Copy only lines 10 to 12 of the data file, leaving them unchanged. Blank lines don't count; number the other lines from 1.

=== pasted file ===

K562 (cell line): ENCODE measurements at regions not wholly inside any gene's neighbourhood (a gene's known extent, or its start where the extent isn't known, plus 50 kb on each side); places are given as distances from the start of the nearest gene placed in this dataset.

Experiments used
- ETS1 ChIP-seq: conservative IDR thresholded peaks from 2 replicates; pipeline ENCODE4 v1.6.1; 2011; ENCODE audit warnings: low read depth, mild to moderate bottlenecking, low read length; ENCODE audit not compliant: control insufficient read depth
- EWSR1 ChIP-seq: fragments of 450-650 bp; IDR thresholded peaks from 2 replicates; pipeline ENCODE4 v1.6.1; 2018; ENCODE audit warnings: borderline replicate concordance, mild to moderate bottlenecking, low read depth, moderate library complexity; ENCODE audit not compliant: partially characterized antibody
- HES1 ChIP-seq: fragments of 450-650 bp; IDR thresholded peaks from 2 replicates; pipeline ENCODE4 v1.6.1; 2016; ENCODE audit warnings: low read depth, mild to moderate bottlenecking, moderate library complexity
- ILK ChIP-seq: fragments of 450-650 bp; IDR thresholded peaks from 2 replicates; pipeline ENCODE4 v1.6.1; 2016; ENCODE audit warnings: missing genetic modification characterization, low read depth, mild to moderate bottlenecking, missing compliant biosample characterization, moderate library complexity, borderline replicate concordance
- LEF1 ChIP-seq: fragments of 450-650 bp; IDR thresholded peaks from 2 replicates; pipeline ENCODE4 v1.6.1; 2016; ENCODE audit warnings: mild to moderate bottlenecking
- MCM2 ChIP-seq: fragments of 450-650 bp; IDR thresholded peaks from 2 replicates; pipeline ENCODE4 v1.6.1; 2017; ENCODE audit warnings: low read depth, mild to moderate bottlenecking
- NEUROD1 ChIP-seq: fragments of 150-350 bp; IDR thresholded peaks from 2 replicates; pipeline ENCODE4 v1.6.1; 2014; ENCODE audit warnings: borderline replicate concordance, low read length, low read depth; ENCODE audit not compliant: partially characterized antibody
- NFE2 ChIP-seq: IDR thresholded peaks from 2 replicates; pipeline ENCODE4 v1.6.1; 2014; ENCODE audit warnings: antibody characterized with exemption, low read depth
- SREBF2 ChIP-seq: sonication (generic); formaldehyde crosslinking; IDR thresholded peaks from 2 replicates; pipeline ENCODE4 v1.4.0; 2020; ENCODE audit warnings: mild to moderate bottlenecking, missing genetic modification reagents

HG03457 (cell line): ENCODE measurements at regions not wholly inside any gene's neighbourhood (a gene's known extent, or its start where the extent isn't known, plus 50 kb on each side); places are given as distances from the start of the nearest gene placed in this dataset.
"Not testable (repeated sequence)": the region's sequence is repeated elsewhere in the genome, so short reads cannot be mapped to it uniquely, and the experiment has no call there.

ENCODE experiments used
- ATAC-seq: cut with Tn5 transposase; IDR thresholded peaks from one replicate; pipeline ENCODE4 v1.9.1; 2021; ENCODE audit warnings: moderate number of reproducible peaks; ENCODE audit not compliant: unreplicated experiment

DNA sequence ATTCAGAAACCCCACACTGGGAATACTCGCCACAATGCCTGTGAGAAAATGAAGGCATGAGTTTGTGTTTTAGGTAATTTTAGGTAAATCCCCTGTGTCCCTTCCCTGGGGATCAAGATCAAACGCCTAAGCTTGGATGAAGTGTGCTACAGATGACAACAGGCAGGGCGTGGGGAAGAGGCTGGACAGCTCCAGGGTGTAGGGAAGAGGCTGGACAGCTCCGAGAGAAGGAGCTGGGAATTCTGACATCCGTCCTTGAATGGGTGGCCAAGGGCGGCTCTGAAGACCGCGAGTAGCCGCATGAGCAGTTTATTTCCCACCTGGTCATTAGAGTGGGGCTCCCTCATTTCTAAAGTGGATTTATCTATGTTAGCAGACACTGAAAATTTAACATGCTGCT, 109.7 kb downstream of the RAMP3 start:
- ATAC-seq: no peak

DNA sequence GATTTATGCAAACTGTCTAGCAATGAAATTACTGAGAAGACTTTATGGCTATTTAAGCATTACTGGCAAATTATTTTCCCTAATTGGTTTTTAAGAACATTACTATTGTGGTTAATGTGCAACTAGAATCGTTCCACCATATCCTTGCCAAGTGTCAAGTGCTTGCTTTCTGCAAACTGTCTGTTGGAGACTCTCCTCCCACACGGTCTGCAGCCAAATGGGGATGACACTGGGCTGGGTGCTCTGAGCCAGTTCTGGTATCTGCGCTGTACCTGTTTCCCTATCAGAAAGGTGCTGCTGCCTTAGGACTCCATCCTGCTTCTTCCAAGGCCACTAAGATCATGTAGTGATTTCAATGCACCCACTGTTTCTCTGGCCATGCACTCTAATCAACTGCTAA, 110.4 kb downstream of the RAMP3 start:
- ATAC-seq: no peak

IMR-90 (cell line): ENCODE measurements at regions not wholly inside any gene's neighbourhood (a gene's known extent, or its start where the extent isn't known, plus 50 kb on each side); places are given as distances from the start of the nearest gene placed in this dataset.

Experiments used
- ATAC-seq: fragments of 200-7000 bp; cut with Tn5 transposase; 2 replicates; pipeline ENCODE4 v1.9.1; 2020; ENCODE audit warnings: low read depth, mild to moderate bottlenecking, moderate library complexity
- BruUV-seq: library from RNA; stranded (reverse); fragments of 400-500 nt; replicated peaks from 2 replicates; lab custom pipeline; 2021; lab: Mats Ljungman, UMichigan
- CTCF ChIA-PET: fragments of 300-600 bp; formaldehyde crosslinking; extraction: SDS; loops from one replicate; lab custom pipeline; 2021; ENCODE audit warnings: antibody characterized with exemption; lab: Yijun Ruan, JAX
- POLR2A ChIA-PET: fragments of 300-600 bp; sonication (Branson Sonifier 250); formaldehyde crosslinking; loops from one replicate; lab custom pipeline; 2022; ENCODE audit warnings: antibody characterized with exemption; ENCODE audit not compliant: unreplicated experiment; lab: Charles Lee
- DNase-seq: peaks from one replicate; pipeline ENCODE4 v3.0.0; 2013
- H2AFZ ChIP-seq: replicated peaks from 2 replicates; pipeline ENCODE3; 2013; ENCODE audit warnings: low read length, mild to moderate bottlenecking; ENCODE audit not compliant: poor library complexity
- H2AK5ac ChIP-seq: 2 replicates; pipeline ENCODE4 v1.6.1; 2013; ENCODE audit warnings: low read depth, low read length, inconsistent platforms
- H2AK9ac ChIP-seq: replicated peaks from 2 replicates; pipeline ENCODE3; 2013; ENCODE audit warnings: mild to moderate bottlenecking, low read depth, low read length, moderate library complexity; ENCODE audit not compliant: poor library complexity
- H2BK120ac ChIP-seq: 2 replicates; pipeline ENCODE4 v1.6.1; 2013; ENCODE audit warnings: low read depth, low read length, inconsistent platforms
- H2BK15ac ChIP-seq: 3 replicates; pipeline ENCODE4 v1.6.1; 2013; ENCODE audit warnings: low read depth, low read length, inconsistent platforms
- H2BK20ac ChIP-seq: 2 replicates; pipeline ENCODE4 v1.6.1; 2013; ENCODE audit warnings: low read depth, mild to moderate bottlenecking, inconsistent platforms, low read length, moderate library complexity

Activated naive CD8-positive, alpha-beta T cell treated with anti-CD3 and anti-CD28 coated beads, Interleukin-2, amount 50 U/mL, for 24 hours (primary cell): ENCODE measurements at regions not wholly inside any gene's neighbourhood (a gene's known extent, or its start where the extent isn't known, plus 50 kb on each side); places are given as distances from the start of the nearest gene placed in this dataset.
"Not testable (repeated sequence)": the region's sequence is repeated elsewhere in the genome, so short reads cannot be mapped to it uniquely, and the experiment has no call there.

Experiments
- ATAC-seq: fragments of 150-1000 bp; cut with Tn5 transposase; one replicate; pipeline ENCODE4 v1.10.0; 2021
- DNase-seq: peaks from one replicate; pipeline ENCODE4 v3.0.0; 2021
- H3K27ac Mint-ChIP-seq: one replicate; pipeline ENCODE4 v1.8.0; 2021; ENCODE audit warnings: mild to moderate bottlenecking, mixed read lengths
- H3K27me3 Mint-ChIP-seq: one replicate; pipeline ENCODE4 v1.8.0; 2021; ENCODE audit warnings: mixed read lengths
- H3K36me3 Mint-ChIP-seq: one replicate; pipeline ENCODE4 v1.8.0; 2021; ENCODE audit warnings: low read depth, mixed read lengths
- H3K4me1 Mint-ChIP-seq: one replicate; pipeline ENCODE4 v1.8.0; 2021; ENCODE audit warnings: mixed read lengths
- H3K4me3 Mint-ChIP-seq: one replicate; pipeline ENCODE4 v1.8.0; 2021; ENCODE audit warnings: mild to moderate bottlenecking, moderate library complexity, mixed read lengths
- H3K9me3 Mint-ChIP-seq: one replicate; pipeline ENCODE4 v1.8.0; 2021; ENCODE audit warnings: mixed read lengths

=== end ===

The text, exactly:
- NFE2 ChIP-seq: IDR thresholded peaks from 2 replicates; pipeline ENCODE4 v1.6.1; 2014; ENCODE audit warnings: antibody characterized with exemption, low read depth
- SREBF2 ChIP-seq: sonication (generic); formaldehyde crosslinking; IDR thresholded peaks from 2 replicates; pipeline ENCODE4 v1.4.0; 2020; ENCODE audit warnings: mild to moderate bottlenecking, missing genetic modification reagents

HG03457 (cell line): ENCODE measurements at regions not wholly inside any gene's neighbourhood (a gene's known extent, or its start where the extent isn't known, plus 50 kb on each side); places are given as distances from the start of the nearest gene placed in this dataset.